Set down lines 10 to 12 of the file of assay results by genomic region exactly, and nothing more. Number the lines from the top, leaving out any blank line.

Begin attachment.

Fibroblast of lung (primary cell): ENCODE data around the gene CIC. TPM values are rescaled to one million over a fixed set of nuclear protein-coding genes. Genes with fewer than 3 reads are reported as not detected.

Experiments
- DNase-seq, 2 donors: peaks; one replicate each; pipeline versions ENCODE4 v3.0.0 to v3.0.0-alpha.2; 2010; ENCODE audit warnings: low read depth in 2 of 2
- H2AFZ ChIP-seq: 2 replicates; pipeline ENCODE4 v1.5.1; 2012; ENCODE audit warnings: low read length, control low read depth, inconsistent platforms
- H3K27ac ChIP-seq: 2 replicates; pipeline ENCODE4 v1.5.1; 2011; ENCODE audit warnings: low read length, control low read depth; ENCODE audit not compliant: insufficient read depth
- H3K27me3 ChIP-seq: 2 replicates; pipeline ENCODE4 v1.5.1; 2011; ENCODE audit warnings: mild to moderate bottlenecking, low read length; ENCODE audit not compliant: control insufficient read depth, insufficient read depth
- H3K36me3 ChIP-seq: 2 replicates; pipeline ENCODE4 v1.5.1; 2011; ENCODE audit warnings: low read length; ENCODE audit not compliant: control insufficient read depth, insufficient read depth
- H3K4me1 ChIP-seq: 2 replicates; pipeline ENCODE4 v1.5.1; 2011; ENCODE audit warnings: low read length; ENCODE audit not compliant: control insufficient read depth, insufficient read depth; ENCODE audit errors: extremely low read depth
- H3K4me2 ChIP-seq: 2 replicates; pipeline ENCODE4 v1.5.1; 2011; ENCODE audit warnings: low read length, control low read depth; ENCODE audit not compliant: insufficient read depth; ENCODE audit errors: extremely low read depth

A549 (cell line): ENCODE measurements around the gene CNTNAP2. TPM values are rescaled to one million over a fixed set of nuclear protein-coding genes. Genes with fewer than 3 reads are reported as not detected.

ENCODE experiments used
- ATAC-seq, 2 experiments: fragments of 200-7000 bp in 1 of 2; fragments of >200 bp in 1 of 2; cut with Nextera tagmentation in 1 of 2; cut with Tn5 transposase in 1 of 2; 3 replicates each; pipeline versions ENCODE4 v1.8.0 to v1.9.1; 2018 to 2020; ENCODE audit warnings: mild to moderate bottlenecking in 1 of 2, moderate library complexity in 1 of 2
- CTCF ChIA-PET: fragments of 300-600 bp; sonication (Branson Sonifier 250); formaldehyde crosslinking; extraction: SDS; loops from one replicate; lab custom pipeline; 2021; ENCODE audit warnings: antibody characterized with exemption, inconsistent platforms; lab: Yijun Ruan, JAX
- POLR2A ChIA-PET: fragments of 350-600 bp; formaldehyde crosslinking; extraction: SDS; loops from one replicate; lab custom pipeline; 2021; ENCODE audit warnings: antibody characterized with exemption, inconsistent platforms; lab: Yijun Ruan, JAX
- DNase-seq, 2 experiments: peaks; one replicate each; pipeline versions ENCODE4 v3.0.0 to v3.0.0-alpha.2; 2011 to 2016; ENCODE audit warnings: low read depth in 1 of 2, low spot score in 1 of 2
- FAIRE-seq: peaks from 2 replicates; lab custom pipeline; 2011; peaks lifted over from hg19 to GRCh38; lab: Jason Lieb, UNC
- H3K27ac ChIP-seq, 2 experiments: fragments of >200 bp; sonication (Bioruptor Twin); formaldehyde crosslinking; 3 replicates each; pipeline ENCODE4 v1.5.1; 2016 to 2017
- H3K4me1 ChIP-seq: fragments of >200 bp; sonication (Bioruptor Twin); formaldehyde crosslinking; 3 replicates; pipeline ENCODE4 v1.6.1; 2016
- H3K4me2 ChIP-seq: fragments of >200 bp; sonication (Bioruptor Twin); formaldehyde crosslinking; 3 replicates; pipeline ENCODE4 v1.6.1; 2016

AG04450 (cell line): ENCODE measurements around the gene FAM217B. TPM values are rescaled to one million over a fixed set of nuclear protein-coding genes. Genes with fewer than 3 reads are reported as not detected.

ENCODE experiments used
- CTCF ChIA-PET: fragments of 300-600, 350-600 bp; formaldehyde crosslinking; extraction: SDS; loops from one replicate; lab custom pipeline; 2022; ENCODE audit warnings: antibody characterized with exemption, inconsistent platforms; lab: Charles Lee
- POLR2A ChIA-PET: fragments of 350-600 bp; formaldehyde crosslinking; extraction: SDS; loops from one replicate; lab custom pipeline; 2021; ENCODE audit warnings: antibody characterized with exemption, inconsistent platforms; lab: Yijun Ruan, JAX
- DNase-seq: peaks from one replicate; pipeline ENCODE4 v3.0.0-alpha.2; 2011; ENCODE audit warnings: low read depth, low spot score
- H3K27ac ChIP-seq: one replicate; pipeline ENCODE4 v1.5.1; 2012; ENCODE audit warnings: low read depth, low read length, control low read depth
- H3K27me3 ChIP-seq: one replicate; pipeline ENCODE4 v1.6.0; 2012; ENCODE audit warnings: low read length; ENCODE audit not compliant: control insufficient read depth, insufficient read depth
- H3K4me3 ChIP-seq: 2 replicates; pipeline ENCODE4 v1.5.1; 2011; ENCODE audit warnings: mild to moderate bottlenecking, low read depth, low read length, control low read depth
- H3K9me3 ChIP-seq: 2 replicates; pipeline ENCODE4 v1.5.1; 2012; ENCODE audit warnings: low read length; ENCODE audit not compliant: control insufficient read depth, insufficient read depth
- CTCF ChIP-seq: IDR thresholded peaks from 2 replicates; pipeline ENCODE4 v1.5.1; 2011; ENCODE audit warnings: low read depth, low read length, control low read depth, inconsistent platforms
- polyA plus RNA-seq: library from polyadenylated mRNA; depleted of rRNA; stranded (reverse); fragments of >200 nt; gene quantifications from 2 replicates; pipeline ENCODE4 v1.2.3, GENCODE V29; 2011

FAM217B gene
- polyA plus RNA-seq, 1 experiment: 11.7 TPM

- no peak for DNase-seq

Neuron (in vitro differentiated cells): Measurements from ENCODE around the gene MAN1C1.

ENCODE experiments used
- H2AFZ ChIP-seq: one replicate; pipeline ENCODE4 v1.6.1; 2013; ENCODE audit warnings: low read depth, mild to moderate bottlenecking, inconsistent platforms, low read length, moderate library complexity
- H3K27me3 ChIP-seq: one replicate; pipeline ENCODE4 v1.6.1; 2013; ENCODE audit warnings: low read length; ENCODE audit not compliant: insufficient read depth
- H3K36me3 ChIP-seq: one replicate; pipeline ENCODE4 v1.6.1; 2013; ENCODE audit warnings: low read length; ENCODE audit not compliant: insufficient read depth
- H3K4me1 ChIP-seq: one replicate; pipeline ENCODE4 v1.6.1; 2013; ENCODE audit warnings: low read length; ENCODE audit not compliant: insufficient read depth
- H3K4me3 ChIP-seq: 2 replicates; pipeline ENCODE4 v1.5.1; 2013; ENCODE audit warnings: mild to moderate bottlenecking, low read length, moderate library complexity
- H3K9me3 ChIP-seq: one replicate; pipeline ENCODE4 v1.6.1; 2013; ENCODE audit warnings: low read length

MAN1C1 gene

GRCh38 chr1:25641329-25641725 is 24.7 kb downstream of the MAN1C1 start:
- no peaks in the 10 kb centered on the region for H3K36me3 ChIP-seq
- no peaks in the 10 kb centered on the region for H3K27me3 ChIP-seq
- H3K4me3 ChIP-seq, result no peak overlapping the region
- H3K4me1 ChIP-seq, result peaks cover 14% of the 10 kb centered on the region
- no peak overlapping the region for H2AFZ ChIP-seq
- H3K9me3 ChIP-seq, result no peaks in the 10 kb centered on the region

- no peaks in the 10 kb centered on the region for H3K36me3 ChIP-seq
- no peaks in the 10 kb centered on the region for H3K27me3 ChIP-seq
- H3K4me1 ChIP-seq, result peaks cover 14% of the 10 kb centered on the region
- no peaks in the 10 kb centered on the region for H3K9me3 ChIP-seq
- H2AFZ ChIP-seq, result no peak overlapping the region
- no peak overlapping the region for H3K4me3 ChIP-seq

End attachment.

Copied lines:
A549 (cell line): ENCODE measurements around the gene CNTNAP2. TPM values are rescaled to one million over a fixed set of nuclear protein-coding genes. Genes with fewer than 3 reads are reported as not detected.

ENCODE experiments used
- ATAC-seq, 2 experiments: fragments of 200-7000 bp in 1 of 2; fragments of >200 bp in 1 of 2; cut with Nextera tagmentation in 1 of 2; cut with Tn5 transposase in 1 of 2; 3 replicates each; pipeline versions ENCODE4 v1.8.0 to v1.9.1; 2018 to 2020; ENCODE audit warnings: mild to moderate bottlenecking in 1 of 2, moderate library complexity in 1 of 2